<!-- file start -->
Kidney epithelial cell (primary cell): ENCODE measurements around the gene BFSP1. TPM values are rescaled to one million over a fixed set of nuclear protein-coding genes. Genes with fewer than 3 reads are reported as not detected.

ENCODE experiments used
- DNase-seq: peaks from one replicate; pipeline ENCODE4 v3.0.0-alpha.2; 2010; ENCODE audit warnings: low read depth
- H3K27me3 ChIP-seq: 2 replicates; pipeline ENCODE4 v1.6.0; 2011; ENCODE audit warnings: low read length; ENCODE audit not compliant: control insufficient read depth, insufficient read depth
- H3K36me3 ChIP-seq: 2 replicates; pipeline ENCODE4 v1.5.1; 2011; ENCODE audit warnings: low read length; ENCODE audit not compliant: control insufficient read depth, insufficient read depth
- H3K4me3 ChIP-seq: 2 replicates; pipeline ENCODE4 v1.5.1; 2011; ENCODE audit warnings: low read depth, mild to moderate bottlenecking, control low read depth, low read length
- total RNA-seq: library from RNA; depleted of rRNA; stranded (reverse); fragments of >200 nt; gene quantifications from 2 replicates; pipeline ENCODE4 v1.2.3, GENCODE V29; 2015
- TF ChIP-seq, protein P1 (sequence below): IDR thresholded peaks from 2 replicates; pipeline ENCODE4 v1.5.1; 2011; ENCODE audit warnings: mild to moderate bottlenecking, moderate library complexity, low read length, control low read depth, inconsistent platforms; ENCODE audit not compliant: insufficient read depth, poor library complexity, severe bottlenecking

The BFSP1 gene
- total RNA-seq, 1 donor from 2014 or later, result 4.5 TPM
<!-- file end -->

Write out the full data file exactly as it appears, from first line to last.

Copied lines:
Kidney epithelial cell (primary cell): ENCODE measurements around the gene BFSP1. TPM values are rescaled to one million over a fixed set of nuclear protein-coding genes. Genes with fewer than 3 reads are reported as not detected.

ENCODE experiments used
- DNase-seq: peaks from one replicate; pipeline ENCODE4 v3.0.0-alpha.2; 2010; ENCODE audit warnings: low read depth
- H3K27me3 ChIP-seq: 2 replicates; pipeline ENCODE4 v1.6.0; 2011; ENCODE audit warnings: low read length; ENCODE audit not compliant: control insufficient read depth, insufficient read depth
- H3K36me3 ChIP-seq: 2 replicates; pipeline ENCODE4 v1.5.1; 2011; ENCODE audit warnings: low read length; ENCODE audit not compliant: control insufficient read depth, insufficient read depth
- H3K4me3 ChIP-seq: 2 replicates; pipeline ENCODE4 v1.5.1; 2011; ENCODE audit warnings: low read depth, mild to moderate bottlenecking, control low read depth, low read length
- total RNA-seq: library from RNA; depleted of rRNA; stranded (reverse); fragments of >200 nt; gene quantifications from 2 replicates; pipeline ENCODE4 v1.2.3, GENCODE V29; 2015
- TF ChIP-seq, protein P1 (sequence below): IDR thresholded peaks from 2 replicates; pipeline ENCODE4 v1.5.1; 2011; ENCODE audit warnings: mild to moderate bottlenecking, moderate library complexity, low read length, control low read depth, inconsistent platforms; ENCODE audit not compliant: insufficient read depth, poor library complexity, severe bottlenecking

The BFSP1 gene
- total RNA-seq, 1 donor from 2014 or later, result 4.5 TPM